Dust off your party shoes and break out your Canada-themed beer (no endorsements here), because Team Canada just beat the Russians 4-2 in the gold medal game at Leksand-Mora, Sweden to win the 2007 IIHF World Junior Hockey Championship!
With goals by four different players, including Woodbridge’s own Andrew Cogliano, Canada’s decisive win sealed their third straight World Junior Championship, and their first in almost a decade not won on North American soil. The win in the gold medal game was also their 18th straight game won in the world junior tournament, and they tied their own record, set last year, by allowing only six goals through the entire tournament. On top of it all, Carey Price, Canada’s number one goaltender, was named both top goalie in the tournament, and tournament MVP.
Since there are any number of media sources available for recaps of the gold-medal game and the tournament in general, written by people who were actually in attendance at the games, Torontoist thought it would be nice to profile the five GTA-bred players, and detail their contributions to Canada’s third straight Junior Gold. So, in alphabetical order:
Andrew Cogliano – Woodbridge: Selected 25th overall by the Edmonton Oilers in the 2005 NHL entry draft, Cogliano is playing in his second World Junior Hockey Championship. One of three players on the 2007 team to have been selected out of US college hockey (University of Michigan Wolverines in his case), as opposed to the more traditional route of being selected from a CHL major junior team. Had a fairly slow tournament points-wise, with only two assists through Canada’s semi-final shootout win over the United States on Wednesday, but players who win games don’t always do so on the stat sheet. With solid two-way play he was named Canadian player-of-the-game twice by the tournament. He also got Canada off to a quick start in the gold medal game, opening the scoring against Russia 15 minutes into the first period.
Steve Downie – Newmarket/Queensville: Selected 29th overall by the Philadelphia Flyers in the 2005 NHL entry draft, Downie is one of the best, and most controversial players on the Canadian junior team. Canada’s best player in the 2006 tournament, he’s been dubbed The Mouth That Scored by the Toronto Star after scoring that tournament’s gold-medal-winning goal. Downie overcame controversy after being traded in 2004 from Windsor to Peterborough following a hazing incident and on-ice altercations with a teammate. He’s also become famous recently for being an incredibly bad guitar player , but has since received encouragement from Tragically Hip singer Gord Downie (no relation) to keep trying. From the look of it though (three goals, four assists through six games in this tournament), he won’t need to quit his day job.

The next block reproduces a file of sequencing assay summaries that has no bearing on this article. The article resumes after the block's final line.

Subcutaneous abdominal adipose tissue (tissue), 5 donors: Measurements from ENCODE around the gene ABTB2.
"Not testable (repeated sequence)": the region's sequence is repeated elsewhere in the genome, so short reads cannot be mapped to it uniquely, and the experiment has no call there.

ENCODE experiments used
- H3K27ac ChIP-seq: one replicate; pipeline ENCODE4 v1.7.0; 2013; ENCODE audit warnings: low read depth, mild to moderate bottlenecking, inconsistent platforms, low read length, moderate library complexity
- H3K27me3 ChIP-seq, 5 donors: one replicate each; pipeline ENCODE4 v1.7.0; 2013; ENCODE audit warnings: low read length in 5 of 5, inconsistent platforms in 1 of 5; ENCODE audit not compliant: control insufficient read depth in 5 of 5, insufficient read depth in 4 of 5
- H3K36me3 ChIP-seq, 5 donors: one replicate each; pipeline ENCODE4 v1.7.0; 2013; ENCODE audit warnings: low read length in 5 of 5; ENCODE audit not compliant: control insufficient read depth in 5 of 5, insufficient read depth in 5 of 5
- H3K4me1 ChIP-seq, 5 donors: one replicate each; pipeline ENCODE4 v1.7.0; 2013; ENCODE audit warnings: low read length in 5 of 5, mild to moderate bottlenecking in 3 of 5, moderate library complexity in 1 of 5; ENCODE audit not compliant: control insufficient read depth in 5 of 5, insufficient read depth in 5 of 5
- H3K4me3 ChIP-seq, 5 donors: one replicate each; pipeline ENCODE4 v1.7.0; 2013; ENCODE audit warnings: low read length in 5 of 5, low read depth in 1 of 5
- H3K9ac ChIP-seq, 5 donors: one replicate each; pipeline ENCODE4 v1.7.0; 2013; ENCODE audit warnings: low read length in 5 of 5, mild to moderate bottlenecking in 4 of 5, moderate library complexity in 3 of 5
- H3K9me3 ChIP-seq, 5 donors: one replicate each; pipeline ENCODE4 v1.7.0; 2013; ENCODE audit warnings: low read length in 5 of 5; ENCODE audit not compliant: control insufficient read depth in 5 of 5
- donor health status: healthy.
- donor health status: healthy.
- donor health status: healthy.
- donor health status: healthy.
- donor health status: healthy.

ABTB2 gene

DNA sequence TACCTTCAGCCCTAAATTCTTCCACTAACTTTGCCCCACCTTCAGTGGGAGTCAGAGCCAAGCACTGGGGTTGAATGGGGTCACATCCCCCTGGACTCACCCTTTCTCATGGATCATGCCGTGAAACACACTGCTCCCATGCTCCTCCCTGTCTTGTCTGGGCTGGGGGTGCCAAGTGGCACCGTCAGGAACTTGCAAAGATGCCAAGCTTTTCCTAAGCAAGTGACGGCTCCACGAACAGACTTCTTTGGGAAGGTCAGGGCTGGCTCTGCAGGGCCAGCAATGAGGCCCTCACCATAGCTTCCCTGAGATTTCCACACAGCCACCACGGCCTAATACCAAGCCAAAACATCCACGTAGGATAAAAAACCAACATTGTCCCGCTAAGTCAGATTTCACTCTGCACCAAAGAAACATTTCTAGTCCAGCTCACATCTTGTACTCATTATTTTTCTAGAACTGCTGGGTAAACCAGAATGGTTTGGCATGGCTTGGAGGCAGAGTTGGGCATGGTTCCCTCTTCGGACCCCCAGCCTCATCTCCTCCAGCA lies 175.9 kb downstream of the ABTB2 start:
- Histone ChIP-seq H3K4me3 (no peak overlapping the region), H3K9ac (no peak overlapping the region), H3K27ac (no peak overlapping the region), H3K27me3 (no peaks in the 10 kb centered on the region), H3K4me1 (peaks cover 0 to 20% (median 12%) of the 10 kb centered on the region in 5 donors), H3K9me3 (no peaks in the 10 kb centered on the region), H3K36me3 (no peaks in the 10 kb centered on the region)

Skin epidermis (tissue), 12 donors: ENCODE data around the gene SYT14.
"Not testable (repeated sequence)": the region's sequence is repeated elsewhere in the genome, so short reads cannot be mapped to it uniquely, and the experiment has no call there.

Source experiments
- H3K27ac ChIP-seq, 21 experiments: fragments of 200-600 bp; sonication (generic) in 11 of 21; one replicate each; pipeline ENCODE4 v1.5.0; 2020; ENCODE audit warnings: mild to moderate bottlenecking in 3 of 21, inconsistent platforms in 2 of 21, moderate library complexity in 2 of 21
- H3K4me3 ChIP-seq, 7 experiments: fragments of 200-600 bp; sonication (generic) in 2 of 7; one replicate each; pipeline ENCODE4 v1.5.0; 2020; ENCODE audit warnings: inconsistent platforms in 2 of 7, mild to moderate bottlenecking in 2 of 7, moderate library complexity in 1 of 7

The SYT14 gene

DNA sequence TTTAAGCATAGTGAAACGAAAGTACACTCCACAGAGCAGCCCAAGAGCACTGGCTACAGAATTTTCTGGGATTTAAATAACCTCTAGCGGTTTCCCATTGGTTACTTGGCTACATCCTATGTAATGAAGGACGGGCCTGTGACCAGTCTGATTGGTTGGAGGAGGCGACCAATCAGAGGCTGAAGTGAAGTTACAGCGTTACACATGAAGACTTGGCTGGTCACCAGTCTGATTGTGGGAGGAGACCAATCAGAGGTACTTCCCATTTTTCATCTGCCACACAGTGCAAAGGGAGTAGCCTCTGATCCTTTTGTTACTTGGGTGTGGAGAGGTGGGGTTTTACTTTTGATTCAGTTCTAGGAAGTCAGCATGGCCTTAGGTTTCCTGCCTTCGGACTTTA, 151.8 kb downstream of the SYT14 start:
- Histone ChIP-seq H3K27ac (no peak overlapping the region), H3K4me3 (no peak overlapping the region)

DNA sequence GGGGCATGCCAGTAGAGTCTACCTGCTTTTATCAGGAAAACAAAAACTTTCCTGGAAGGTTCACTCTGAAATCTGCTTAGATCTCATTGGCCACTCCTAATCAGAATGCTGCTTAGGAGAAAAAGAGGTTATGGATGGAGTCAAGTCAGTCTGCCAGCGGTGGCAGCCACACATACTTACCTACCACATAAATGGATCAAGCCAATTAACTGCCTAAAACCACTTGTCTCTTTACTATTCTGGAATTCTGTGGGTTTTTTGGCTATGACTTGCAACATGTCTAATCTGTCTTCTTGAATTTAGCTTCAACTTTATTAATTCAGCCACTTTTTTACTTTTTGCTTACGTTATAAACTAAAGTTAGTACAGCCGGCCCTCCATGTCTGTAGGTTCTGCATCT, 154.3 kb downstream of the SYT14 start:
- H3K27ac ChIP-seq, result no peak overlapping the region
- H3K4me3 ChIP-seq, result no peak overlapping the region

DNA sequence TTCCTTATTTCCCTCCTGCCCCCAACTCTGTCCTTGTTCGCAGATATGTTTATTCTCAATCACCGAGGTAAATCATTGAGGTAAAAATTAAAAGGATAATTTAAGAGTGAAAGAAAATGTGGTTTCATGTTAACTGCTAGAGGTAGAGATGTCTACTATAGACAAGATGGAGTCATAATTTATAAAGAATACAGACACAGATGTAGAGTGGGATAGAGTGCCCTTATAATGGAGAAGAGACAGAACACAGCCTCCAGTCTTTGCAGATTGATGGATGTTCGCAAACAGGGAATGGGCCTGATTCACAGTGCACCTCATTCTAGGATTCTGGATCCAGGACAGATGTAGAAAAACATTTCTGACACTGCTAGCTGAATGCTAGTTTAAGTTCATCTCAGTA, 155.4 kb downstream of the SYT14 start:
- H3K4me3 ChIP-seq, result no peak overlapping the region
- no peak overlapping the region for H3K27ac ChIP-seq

Sam Gagner – Oakville: Born in Minneapolis while his father Dave was playing for the North Stars, Gagner was raised in Oakville, and currently plays for the London Knights of the OHL. With 63 points in 29 games for the Knights this season, he’s expected to be a top-ten pick in this year’s NHL entry draft. Second in OHL scoring, the 17-year-old Gagner was kept off the scoresheet for the 2007 world junior tournament, mainly because he was asked to accept a lesser, checking-line role on a team rich with talent at his centre position. Expect to see him back on Team Canada next year to help defend his gold medal.
James Neal – Whitby: A second-round pick of the Dallas Stars in the 2005 NHL entry draft, Neal played primarily a checking role on Team Canada this year. Neal didn’t have any points through the tournament, but was a strong defensive presence when he played.
Ryan O’Marra – Mississauga: Born in Tokyo and raised in Mississauga, O’Marra was the 15th overall pick by the New York Islanders in the 2005 NHL entry draft, and another returning player from last year’s world junior team. A strong, physical player, O’Marra was recently traded from the Erie Otters to the Saginaw Spirit of the OHL, and has 19 points in 20 games between the two teams. He had two assists through the 2007 world junior tournament, including one on Andrew Cogliano’s opening goal in the gold-medal game.
Gold medal photo courtesy of globeandmail.com, player pictures courtesy of tsn.ca